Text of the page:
30-hour Welch Marine clock loses 10 minutes per hour

Ten minutes per hour! That is slow. American-made spring driven clocks are poor timekeepers and if yours loses or gains a minute or two a week that is just about the best you can expect.

After having worked on the case a few months ago it is past time to work on the movement.

The clock was in running condition when I acquired it though it did manage to run its rated 30-hour cycle.

Welch Marine clock 30-hour time-only wall clock

Something is definitely amiss. Wear, a good cleaning or something more serious. Read on and we’ll find out what is slowing this clock down.

A Ship’s Bell clock is a type of marine clock but in clock circles, there is a distinct difference between it and the clock you see here.

Marine clocks either tell the time or strike the hours like a normal domestic clock and because they have a balance wheel escapement they can be placed on a moving object such as a train or a boat whereas Ship’s Bell clocks originated in sailing ship days when the crew of a vessel was divided into Port and Starboard Watches, each on duty for four hours, then off for four hours.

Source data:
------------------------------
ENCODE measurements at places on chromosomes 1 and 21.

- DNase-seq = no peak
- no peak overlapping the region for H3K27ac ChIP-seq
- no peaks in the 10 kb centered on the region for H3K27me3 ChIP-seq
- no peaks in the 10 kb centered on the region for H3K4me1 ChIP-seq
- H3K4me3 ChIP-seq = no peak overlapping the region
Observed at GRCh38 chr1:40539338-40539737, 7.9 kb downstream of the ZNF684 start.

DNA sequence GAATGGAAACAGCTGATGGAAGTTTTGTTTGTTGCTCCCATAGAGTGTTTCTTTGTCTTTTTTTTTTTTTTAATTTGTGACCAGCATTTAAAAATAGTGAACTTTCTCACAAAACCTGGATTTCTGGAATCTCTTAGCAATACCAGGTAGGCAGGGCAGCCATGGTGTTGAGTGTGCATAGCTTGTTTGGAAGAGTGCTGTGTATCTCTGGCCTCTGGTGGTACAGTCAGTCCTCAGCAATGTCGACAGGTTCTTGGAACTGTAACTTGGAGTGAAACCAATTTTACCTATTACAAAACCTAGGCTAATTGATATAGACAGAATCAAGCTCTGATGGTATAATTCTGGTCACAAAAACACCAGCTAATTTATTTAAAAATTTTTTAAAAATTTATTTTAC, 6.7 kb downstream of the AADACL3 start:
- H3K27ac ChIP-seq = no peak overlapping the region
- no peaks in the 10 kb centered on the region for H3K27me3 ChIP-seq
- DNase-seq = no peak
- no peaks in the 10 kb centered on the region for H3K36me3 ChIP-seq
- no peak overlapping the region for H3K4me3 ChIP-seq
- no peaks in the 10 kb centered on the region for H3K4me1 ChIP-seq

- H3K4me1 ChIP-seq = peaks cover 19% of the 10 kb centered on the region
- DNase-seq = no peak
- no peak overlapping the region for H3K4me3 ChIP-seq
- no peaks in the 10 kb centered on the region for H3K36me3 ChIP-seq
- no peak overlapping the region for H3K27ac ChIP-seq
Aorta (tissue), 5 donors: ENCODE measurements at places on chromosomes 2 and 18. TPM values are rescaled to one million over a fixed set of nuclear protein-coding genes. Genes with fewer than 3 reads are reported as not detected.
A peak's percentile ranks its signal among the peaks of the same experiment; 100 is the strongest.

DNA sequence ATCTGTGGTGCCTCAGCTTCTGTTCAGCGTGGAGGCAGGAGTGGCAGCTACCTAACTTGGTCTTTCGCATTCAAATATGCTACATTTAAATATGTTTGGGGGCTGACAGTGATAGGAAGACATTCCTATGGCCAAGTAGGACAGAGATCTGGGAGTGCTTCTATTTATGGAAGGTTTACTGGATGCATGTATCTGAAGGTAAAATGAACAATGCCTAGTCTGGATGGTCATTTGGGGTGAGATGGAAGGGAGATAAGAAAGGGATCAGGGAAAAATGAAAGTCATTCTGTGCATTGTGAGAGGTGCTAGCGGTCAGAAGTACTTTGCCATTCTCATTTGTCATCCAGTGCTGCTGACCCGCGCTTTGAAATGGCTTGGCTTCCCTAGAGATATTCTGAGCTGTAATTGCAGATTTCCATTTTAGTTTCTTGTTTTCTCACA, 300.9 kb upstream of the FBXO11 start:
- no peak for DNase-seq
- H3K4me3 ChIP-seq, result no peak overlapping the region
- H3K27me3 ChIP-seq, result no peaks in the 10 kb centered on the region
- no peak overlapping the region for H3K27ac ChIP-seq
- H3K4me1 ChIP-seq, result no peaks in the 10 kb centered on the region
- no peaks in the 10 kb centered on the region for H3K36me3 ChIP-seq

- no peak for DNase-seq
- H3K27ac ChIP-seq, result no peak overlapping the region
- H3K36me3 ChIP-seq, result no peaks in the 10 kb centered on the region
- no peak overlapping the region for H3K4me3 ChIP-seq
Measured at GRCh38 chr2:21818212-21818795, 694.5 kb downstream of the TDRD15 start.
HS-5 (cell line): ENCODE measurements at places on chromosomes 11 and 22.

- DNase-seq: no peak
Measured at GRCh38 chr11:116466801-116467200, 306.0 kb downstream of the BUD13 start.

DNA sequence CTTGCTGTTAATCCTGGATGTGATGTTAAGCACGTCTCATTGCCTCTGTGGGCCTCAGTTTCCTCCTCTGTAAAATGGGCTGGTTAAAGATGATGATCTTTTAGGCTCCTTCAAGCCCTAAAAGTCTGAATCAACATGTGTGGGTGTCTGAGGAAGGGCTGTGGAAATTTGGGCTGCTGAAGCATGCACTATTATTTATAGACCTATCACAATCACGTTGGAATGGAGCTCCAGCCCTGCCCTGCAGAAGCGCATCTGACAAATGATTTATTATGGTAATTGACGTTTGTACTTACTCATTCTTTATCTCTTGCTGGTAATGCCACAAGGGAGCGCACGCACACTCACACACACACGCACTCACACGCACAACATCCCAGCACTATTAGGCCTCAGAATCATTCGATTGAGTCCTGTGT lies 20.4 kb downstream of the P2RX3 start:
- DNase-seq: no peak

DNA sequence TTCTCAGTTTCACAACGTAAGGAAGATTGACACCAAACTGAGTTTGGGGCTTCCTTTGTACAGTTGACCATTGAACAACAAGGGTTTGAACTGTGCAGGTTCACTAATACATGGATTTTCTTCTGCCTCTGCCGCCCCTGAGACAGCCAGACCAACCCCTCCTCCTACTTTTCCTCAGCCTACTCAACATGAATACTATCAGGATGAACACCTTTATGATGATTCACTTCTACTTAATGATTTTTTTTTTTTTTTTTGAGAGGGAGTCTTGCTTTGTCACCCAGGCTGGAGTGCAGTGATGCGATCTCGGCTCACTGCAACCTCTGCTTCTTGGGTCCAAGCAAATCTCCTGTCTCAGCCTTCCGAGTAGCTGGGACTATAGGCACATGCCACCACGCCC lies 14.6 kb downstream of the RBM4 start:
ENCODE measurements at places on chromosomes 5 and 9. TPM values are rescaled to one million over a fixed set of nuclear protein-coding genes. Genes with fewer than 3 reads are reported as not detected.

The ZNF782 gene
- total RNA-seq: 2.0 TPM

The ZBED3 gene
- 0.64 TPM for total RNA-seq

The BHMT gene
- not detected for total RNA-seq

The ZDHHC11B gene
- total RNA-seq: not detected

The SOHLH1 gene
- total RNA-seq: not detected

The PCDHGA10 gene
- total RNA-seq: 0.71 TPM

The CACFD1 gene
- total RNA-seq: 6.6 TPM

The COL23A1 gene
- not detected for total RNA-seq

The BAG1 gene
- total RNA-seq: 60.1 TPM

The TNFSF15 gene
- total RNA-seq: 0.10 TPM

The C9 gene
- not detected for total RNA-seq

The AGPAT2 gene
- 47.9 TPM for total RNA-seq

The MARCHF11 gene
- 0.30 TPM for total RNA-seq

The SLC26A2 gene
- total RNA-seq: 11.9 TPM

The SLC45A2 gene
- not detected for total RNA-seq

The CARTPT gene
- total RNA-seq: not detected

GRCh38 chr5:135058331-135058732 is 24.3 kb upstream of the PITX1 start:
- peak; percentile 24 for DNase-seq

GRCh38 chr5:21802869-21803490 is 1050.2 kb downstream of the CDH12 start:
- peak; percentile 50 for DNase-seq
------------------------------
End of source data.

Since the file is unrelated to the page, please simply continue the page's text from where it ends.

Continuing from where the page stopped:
An assortment of Marine and Ship’s Bell clocks at the National Association of Watch & Clock Collector museum in Columbia, Pennsylvania

One stroke of the ship’s bell indicates the first half hour of the watch. Then an additional bell is struck for each succeeding half hour for a total of 8 bells.

As seen when acquired

Based on a quick inspection I see nothing amiss other than a crimped hairspring on the balance escapement. I wonder if that might be the issue?

The movement is accessed by removing the hands and dial

Now, let’s take this apart and see what we have. Look for a future article as I detail the servicing of the movement.


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